• No amount of positive self-talk can make up for not being prepared. Give yourself lots of time and practice so you don’t feel stressed.
• Stop studying at least 30 minutes before your test, and let your brain rest.
• Before your exam try to laugh or get some light exercise; read a funny book or comic.
• If others are commiserating before the exam about how hard it will be, don’t join in. Remove yourself from self-doubt and negative talk.
• Before the exam—visualize yourself taking the test and knowing how to answer the questions and feeling good about your performance. Repeat this activity as much as possible. It works!
• Make mini exams for yourself. Take homework problems that were not assigned and give yourself an allotted amount of time to do them. Getting good at something happens from practicing the mechanics of the motions frequently.

Math Test-Taking Strategies

Just as it is important to think about how you spend your study time (in addition to actually doing the studying), it is important to think about what strategies you will use when you take a test (in addition to actually doing the problems on the test). Good test-taking strategy can make a big difference in your grade.

• First, look over the entire test to identify problems you definitely know how to do right away, and those you expect to have to think about.
• Do the problems in the order that suits you. Start with the problems that you know for sure you can do. This builds confidence and means you don't miss any sure points just because you run out of time. Then try the problems you think you can figure out, with more time. Finally, try the ones you are least sure about.
• Time is of the essence—work as quickly and continuously as you can while still writing legibly and showing all your work. If you get stuck on a problem, move on to another one. You can come back later, and something you do on another problem might help inspire you when you return to one you skipped.
• Work by the clock. On a 50 minute, 100 point test, you have about 5 minutes for a 10 point question. Starting with the easy questions will probably put you ahead of the clock. When you work on a harder problem, spend the allotted time (e.g., 5 minutes) on that question, and if you have not almost finished it, go on to another problem. Do not spend 20 minutes on a problem which will yield few or no points when there are other problems still to try.
• Show all your work: make it as easy as possible for the Instructor to see how much you do know. Try to write a well-reasoned solution. If your answer is incorrect, the Instructor will assign partial credit based on the work you show.
• Never waste time erasing! Just draw a line through the work you want ignored and move on. Not only does erasing waste precious time, but you may discover later that you erased something useful (and maybe worth partial credit if you cannot complete the problem).
• For a multiple-step problem with limited space on the page—you can put your answer on another sheet to avoid needing to erase. Outline your answer and indicate where the solution can be found.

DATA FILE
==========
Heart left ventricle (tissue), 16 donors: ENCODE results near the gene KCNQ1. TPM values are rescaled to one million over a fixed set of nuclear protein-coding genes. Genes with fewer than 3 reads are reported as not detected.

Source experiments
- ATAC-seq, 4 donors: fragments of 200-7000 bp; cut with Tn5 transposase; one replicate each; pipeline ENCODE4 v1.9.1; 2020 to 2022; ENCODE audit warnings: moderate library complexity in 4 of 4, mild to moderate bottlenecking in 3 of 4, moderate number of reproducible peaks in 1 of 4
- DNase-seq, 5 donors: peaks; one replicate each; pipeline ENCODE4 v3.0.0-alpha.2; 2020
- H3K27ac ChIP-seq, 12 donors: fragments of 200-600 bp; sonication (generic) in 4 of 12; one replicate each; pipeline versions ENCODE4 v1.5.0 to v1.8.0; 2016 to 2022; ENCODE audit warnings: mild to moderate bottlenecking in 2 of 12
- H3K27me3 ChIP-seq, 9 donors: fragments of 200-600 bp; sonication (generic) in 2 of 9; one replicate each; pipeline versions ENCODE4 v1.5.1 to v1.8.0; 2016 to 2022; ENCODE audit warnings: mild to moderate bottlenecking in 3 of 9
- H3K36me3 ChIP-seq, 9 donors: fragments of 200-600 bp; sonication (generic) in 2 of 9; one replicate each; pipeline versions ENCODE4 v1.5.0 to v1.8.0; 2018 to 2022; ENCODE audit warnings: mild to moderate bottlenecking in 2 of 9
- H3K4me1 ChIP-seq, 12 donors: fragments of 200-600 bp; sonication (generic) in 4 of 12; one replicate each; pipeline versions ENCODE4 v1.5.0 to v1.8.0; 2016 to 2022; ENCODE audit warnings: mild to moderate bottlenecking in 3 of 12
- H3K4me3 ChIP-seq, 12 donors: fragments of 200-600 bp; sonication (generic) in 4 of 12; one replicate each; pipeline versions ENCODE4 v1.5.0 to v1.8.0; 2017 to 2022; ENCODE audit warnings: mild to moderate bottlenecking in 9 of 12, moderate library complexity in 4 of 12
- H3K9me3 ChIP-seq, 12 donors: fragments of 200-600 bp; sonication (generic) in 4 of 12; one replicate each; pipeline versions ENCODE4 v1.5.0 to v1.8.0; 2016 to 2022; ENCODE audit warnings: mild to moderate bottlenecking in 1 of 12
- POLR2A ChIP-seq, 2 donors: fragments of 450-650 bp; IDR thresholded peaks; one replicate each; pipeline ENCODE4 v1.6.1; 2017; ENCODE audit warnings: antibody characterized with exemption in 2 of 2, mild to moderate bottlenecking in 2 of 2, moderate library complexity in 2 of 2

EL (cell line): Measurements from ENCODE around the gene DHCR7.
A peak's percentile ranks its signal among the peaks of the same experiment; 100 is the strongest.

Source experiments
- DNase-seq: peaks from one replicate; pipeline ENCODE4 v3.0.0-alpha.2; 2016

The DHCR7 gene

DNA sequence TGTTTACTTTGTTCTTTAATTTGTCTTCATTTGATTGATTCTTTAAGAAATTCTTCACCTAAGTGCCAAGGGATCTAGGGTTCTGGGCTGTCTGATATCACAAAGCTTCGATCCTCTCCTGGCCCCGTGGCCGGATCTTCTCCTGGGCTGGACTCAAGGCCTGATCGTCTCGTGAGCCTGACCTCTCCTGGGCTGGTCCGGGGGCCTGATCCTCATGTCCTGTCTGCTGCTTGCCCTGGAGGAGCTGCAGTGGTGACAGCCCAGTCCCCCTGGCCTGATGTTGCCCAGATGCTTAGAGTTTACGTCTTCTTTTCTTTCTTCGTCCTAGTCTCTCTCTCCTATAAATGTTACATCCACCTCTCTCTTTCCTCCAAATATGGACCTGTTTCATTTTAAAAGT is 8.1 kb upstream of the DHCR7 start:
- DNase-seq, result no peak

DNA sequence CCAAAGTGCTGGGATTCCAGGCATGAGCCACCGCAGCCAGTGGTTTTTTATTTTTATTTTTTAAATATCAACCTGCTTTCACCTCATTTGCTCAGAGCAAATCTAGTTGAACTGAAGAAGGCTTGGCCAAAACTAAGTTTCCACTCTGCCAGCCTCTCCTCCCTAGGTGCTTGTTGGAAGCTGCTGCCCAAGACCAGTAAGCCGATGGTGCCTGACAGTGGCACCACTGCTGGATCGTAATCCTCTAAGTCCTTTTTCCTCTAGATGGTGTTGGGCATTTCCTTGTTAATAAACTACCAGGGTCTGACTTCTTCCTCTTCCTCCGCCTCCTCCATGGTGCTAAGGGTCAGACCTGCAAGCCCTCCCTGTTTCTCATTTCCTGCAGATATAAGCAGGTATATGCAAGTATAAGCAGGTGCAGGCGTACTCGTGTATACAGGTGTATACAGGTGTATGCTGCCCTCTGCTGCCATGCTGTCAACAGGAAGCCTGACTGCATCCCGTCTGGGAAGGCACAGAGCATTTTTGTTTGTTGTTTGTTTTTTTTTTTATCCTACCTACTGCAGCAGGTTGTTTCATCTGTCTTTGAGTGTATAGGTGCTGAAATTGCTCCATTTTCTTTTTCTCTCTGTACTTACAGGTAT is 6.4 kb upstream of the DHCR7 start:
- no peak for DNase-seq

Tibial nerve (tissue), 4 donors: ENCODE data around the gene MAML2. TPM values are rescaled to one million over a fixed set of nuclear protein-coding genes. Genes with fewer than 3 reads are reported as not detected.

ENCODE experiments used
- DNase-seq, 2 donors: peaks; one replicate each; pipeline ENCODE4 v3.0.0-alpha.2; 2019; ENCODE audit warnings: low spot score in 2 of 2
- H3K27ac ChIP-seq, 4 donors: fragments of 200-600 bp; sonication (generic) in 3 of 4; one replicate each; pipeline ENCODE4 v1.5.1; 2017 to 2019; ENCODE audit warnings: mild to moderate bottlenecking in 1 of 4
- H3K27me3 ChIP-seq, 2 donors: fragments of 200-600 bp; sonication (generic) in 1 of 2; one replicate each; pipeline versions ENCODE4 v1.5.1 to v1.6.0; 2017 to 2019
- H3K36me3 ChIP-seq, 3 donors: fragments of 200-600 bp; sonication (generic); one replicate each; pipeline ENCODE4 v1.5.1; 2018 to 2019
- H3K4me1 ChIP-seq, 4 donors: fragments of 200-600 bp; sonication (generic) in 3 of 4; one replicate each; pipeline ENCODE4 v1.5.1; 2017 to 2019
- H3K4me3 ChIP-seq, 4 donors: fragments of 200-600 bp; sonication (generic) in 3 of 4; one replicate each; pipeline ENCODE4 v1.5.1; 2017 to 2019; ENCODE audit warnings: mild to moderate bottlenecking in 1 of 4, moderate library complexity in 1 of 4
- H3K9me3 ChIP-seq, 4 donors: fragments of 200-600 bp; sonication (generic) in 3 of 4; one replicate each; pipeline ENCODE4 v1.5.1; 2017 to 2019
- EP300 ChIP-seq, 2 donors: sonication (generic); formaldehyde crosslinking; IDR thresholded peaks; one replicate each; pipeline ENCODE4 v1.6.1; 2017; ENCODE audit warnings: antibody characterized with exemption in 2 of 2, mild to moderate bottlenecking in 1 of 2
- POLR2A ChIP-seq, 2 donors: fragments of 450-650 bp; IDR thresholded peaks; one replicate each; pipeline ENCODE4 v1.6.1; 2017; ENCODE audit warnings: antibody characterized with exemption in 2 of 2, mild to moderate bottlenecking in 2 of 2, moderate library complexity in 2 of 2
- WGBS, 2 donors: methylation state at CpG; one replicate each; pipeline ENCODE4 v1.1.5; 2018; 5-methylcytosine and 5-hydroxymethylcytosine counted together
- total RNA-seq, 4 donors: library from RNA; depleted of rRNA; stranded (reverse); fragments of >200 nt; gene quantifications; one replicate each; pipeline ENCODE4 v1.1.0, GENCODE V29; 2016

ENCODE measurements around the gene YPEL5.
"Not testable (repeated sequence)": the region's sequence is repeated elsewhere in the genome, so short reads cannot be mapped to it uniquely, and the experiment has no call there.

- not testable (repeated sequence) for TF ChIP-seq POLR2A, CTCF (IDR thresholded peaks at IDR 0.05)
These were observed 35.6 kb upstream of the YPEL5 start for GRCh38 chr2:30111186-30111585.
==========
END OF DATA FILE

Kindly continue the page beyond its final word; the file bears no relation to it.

• Don't give up on a several-part problem just because you can't do the first part. Attempt the other part(s). If the actual solution depends on the first part, at least explain how you would move through each step. Read the questions carefully, and do all parts of each problem.
• If you finish early, check every problem—that means rework everything from scratch. Does each answer make sense given the context of the problem?

Your instructor passed back your first math exam and you are devastated.  You thought you did so well preparing, you kept up with assignments, and came to every class. Why did you get a C−? You may feel like you have failed, but this is an opportunity take charge of your education! You have been given several opportunities by getting a C− on your exam.

Don't throw away any tests, even if you are upset about your grade. It is very important to take an inventory of the errors you made on each question.   Use the following inventory to assess your mistakes.

The Six Types of Test-Taking Errors

1. Carelessness. You lost focus on the question and made a silly error (like changing a sign or inventing a new rule of algebra).
2. Directions. You skipped over or misunderstood directions and as a result you did the problem incorrectly.
3. Concept. You did not understand the properties or principles required to work the problem.
4. Application. You understood the concepts involved, but did not apply them correctly in the context of the specific problem presented.
5. Nerves. You made errors in judgment due to the pressure of the test-taking environment. These include not completing the problem to the last step, changing a correct answer to an incorrect answer, getting stuck on one problem and spending too much time on it, rushing through the easiest parts of the test and making careless mistakes, leaving answers blank (no partial credit), or leaving early and not checking all of your answers.
6. Preparation. You studied the wrong material, or did not spend enough time studying the relevant topics.

Identifying what kinds of error you made will help you focus your strategy for study and preparation for the next exam.  You can develop a plan for how to prevent similar types of errors, once you know where to concentrate your efforts.